The Dirt On Compostable Packaging

pile of organic floral compost in rustic wooden crate

Written by Nancy

May 5, 2021

The dirt on compostable packaging

Sustainable packaging is growing in popularity as brands of all sizes strive to be more eco-friendly.
You’ve probably seen packaging on the shelves with claims like “plant based”, “100% compostable” and “biodegradable” which all sounds pretty green right?

Compostable packaging is a relatively “new” market offering many different materials from bioplastic to mushroom fibre, but what is the dirt on compostable packaging?

First, let’s define compostable packaging – compostable packaging is packaging made from organic material that can decompose fully in a home or industrial compost (a controlled organic environment) and be used again as nutrient rich soil called compost. This packaging can come in many different forms such as PLA plastic, recycled cardboard or bamboo pulp containers to name a few.

For the packaging to be fully compostable it’s important that the inks, finishes, labels and adhesives are also made of compostable materials otherwise they will contaminate the entire compost container.

Some mainstream compostable packaging and products available at the moment include:

• Compostable mailer bags
• Plant based packing peanuts
• Bioplastic bin bags and dog poop bags
• Biobased food service packaging containers
• Compostable coffee cups
• Bamboo pulp plates and containers

Look for the Australian Standard Composting Labels
In Australia we have certification and standardisation for compostable packaging where AS5810 refers to Home Compostable and AS4736 is Industrial Compostable. The differences between the two methods are quite significant. See bioplastics.org.au for more information and for how to get certified.

 

Australian Standards Compost Logos

As I dig through heaps of information on compostable packaging, I have come across many interesting facts about composting in Australia. I thought it would easiest to show this in diagram form. So here you go!

yellow circle diagrams explaining the facts on organic waste in Australia

(The Fun Facts:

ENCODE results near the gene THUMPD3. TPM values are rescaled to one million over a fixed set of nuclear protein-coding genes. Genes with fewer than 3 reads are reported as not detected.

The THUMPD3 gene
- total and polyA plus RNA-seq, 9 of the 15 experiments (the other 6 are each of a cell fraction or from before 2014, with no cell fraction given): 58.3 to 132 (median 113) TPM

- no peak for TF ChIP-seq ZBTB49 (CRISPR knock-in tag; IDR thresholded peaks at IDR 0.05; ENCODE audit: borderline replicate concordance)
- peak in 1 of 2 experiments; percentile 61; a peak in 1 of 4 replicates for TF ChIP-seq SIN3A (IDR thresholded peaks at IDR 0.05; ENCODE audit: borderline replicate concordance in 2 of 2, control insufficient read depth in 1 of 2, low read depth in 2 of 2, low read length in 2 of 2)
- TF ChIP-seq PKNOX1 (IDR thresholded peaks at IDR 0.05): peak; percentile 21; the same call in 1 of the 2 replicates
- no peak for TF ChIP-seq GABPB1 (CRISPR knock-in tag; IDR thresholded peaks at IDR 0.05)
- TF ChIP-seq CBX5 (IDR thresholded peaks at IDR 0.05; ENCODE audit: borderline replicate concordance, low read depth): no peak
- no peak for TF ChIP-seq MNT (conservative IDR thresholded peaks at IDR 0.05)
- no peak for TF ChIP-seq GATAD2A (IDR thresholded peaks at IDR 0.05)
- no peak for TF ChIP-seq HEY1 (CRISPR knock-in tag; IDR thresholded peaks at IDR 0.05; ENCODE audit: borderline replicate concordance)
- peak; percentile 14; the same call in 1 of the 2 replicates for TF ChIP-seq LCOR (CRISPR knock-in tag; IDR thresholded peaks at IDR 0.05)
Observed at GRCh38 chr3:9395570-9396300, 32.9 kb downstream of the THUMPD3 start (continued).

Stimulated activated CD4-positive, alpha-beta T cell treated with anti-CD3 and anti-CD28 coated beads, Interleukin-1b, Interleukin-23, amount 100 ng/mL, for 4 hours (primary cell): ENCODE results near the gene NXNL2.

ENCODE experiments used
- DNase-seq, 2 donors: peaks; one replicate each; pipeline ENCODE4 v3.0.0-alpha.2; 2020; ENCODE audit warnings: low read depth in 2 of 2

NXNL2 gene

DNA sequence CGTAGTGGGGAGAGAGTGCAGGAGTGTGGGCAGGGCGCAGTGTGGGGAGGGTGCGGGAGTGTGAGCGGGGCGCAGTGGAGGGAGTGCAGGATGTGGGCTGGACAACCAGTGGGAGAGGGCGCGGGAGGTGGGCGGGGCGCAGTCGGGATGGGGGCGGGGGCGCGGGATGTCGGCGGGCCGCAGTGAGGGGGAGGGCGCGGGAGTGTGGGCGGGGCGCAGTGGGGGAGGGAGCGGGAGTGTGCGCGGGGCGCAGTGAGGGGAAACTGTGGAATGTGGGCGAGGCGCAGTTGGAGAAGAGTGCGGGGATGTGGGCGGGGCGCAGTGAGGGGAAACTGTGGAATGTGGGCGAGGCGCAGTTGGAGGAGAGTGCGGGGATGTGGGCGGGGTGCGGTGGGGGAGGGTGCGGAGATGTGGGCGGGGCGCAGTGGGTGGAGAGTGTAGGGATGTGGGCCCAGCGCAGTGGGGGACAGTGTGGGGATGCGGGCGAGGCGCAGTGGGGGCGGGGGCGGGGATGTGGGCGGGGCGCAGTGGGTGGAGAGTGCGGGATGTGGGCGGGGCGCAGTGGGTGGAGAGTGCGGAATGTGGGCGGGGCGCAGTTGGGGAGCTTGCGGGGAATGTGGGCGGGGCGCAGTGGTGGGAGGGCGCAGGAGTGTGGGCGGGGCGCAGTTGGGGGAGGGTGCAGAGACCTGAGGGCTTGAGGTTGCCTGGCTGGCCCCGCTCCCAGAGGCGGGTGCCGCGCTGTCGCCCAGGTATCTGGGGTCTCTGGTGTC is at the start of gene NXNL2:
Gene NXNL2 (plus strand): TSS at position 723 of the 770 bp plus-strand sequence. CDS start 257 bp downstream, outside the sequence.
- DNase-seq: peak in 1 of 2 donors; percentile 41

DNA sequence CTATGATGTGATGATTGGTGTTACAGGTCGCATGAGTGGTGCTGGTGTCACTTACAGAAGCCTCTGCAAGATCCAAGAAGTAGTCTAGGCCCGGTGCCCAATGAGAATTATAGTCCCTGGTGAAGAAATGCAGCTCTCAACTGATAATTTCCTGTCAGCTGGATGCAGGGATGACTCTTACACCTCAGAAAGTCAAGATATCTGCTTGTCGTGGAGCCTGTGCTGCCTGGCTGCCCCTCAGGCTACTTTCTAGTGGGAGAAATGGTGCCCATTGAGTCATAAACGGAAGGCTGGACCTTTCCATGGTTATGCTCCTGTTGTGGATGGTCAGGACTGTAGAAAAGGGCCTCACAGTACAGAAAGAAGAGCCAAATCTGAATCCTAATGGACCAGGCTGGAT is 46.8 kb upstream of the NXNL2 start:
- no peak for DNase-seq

The information in these diagrams is courtesy of the Australian Bureau of Statistics data gained from a study held in 2018-2019 in Australia.

  • 20% of total landfill waste is organic waste (which could be easily recycled)
  • Australia has approx 150 commercial composting and organic recycling facilities (according to the Australian Bioplastics Association)
  • Australia generated 15.3 million tonnes of organic waste (2018-2019) and 42% of that was recycled, the rest went to landfill. I assume the other 13% is uncaptured waste floating around our parks and oceans.
  • Households are the biggest contributor to organic waste with manufacturing coming in second.

 

The good

I believe compostable packaging can be part of creating a truly circular system by:

1. Helping to reduce our dependence on single use plastic and conventional plastic packaging
2. Diverting waste from landfill 
3. Reducing greenhouse gas emissions by having less waste rotting in landfills 
4. And, lastly we already have certification and standardisation in place to ensure compliance and regulation. So that’s one thing sorted.

Sound pretty great doesn’t it? But now I’m going to open a big can of worms…

The bad

Having said all that, I don’t believe composable packaging is currently a great solution in Australia because:

1. There is a lack of green waste collection and infrastructure. It varies from council to council.
2. Most recycling facilities don’t accept compostable packaging
3. Most compostable packaging is not designed for home compost
4. Consumers don’t understand how to correctly dispose of compostable packaging and items
5. Retailers and brand owners don’t have control over the responsible disposal of packaging at end of life
6. All components of the package must compostable to avoid contamination

And lastly here’s another fun fact, I noted above that the majority of organic waste is coming from household waste (food, garden and organic packaging) However, according to a survey conducted by Closed Loop, only 34% of Australians are currently composting. Common reasons for not composting include, not having a garden to put the compost in and not understanding how to dispose of the compostable packaging.

This says to me that for compostable packaging to be a viable option, we first need leadership from our government and local councils. Funding and planning is needed to and create the infrastructure and education to support compostable packaging waste recovery. 

Considerations

So, if you are a brand owner who cares about the environment, here is my humble opinion. Simply choosing compostable packaging for your product is not going to change our packaging waste crisis (yet).

When considering using compostable packaging:
1. First, ask if your packaging can be designed to be reusable instead?
2. Make sure your packaging complies to the Australian Standard Composting and is certified with the AS4736 or AS5810 seedling logo.
3. Don’t rely on the seedling logo to do all the work though. You should also communicate to your consumer how to correctly dispose of the packaging (APCO offers recommended statements to use in their Considerations for Compostable Packaging document here.)
4. Maybe you want to create your own circular system and set up a company collection system where you can ensure your brand packaging is being disposed and composted correctly. 

Just remember anything that is going to landfill is waste, so the goal is to keep packaging out of landfill in the first place, compostable or not.

One of my favourite things about my job as a green graphic designer is helping brand owners find more circular design options for their packaging and business.  Get in touch to find out more. Let’s chat! 

 

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